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About Jouni

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    Capsule Communicator
  1. While I have landed on Tylo many times, I have never explored the planet. Today I decided to change that. The expedition required two launches. The first was my standard interplanetary ship. As the ship wasn't carrying any heavy payload, there was no need for the usual booster contraptions. Just two standard heavy boosters, with one additional Vector each to get the TWR above 1. As the thermal control systems were dangerously close to the boosters, I had to rotate the ship to get rid of the boosters safely. The second launch had a weird fairing protecting the payload. As the transfer stage was non-nuclear, I needed six heavy boosters to lift it. The payload was a huge rover. The rover took a fast route to Tylo, while the mothership arrived around 100 days later. Because I intended to land near the cave, I put the ships into an orbit with a 50-degree inclination. The crew boarded the expedition module... ...and took it to the rover. Meanwhile the mothership moved into a 1000 km orbit to relay communications between Kerbin and the rover. The Vector is a convenient engine for Tylo landers, though the gimbal range is way too high. I usually limit the range to 30% of the maximum to keep the ship controllable. Everyone on the surface. The ladder must be on the uphill side of the rover, or the kerbals have a hard time climbing on top of the fuel tank. The rover can go over 60 m/s downhill, but you can't brake or steer safely beyond 30-35 m/s. The kerbals are clearly enjoying the ride. First destination reached. You can see the rover in the middle.
  2. A reentry in a command pod is quick, but it's hard to hit anything smaller than a continent reliably. Spaceplanes take forever to land, but you can choose your landing site precisely. Today I tried an intermediate reentry vehicle that can land reasonably quickly and reasonably accurately. T+ 13:57: The craft enters Kerbin's atmosphere at 1.95 km/s with descent rate 0.59 km/s. Soon it is enveloped in flames. T+ 15:06: I deploy the elevons momentarily at 25 km. The craft is currently moving at 2.11 km/s with descent rate 0.68 km/s. The result is a bit extreme. T+ 15:31: I regain control at 16.5 km, as the craft decelerates to subsonic speeds, and start diving towards the landing zone. T+ 16:39: I deploy the elevons at 2 km above the surface to kill the descent rate before landing. T+ 17:00: I deploy the parachutes at 400 m above the surface. They are set to deploy fully at 100 m. T+ 17:06: The craft lands in a safe and comfortable manner 3 minutes and 9 seconds after entering the atmosphere.
  3. I completed a simple Apollo-style mission. This probably isn't the right way to land on the Mun. 189 days later... Finally managed to land somewhere. Taking off with RCS. A year and a half later.
  4. I launched another copy of my Vall ship, with reduced oxidizer for the VTOL engines this time, and headed for Eeloo. Or, actually, because I hate waiting for launch windows, I took advantage of the Jool window opening in 14 days. A few years later... The drop tanks lasted almost all the way to the surface. Because I dropped them at a low altitude, large parts of them survived. There was another piece of debris a few kilometres away, so Jeb went to investigate. Meanwhile back at the ship... Wait, where did that other fuel tank go? Now it's also falling from the sky! It's raining death over here! Finally things had calmed down enough that the crew could come out and investigate. I still don't know what happened to the drop tanks. And then it was time to go home.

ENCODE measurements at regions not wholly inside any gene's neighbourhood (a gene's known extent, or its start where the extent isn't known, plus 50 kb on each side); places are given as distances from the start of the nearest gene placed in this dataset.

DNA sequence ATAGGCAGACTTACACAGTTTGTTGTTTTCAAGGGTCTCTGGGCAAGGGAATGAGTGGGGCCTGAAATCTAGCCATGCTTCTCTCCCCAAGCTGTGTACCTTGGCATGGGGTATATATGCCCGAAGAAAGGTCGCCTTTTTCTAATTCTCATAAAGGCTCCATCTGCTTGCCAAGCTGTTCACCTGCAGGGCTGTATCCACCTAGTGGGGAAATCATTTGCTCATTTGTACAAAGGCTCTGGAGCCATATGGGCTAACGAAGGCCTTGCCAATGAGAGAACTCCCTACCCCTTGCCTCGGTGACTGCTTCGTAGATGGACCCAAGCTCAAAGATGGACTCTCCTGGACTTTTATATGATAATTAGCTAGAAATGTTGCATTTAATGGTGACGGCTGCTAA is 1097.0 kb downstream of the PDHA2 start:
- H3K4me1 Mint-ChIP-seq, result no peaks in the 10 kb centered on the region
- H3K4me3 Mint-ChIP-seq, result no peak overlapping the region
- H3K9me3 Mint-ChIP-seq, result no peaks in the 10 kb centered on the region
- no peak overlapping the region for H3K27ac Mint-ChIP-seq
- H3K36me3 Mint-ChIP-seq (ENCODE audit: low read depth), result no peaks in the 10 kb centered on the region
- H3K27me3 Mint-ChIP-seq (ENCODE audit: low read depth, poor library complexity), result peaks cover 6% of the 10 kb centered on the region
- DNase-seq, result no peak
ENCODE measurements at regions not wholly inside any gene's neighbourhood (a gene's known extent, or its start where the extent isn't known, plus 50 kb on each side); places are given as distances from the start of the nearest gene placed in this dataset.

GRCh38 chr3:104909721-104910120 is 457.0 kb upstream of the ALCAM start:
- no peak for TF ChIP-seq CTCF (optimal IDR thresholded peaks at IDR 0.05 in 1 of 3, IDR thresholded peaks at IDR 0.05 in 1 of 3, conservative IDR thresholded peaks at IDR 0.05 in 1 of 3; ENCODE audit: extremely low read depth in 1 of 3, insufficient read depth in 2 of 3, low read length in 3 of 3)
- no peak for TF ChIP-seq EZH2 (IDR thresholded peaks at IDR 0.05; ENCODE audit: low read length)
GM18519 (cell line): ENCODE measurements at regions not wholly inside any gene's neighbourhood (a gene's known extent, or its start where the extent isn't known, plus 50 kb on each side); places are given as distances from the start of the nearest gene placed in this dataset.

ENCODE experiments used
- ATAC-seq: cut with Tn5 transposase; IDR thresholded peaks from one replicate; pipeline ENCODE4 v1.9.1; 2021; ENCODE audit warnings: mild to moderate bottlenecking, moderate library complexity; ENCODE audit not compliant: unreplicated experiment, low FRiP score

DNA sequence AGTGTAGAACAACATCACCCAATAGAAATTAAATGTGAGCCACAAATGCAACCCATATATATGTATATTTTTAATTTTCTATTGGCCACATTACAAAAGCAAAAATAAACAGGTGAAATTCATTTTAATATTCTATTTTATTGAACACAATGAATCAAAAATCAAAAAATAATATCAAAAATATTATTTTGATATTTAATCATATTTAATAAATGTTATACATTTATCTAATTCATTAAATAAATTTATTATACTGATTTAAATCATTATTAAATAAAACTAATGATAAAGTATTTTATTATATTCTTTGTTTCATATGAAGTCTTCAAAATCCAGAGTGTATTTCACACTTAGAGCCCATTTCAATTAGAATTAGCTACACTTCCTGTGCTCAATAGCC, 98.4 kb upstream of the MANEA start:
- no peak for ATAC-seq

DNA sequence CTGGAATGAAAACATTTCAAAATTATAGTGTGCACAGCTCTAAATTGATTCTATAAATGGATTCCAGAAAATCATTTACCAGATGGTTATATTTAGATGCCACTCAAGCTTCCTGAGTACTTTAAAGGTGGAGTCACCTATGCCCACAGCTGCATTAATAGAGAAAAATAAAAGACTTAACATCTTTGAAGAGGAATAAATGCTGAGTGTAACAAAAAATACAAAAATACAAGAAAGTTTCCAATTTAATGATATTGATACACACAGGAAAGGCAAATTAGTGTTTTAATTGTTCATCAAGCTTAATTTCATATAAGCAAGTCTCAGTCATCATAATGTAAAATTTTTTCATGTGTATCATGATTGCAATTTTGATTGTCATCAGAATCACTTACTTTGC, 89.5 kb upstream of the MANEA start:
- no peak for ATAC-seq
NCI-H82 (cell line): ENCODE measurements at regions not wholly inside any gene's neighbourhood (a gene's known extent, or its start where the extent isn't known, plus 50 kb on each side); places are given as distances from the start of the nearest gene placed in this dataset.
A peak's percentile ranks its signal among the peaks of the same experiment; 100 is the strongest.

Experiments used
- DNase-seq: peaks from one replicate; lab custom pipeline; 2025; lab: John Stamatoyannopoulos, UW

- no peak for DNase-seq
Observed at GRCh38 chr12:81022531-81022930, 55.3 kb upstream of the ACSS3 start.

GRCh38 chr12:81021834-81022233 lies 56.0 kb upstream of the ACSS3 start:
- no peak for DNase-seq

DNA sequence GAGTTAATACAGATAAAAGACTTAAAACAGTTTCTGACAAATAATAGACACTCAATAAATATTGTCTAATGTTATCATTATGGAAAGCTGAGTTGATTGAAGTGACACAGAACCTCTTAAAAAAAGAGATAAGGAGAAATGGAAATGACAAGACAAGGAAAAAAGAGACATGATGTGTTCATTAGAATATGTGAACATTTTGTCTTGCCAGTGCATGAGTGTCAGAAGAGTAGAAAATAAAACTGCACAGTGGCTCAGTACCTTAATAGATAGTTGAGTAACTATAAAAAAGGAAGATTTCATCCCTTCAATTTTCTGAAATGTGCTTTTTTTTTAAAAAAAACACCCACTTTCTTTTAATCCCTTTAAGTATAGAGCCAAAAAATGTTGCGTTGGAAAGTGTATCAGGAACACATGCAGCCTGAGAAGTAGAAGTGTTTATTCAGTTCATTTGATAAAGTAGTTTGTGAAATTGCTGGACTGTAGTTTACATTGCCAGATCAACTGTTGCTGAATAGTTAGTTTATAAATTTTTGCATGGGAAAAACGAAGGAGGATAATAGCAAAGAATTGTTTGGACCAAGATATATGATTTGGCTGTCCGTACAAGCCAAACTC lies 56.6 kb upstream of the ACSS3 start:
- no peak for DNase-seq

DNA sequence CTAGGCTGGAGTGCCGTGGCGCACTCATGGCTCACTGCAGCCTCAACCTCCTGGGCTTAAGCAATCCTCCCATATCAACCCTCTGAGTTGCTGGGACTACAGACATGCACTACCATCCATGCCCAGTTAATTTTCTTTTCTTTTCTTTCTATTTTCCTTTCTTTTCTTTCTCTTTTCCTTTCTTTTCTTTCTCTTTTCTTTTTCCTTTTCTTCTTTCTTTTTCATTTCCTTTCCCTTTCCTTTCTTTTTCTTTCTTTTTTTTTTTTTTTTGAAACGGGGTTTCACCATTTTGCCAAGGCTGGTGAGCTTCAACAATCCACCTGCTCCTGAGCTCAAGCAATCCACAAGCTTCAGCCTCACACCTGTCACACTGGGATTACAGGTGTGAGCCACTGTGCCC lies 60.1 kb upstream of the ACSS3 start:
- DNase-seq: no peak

5. I use RCS, because docking is much more fun that way. Instead of just ramming the target ship, you maneuver the ship precisely into position, and then approach at ~5 cm/s.
  6. It was time to clean up the space near Kerbin. I launched a few deorbiters to get rid of the debris that earlier launches had left in orbit. KSP physics go weird, if you release the pivot of the klaw for reentry. The Mammoth acted as a heat shield for most of the reentry, before ultimately exploding and releasing the deorbiter. The deorbiter survived the reentry... ...but not the landing. The craft bounced off the ground a few times, losing new parts every time, until only the klaw was left. It didn't look exactly right, though.
  7. Duna is an annoying planet. It's easy enough that you can have other design goals than just functionality. There is an atmosphere that makes most landers unusable, but the atmosphere is too thin for reasonable planes. This time I launched a fairly simple mission: boosters, a lower stage, an upper/transfer stage, and a lander/return ship. The fairing looks a bit weird, as it's actually two separate fairings. The lander has a weird tower for no real reason. The inflatable heat shield is a useful airbrake for Duna landers. Jeb, Bob, and Val are posing, while Bill repacks the parachutes in the tower. Bob also went to see the giant face. Most of my recent missions have been visiting the easter eggs I haven't bothered to visit before. Back on Kerbin. The tower lander works quite well during reentry and has more than enough parachutes for a safe landing.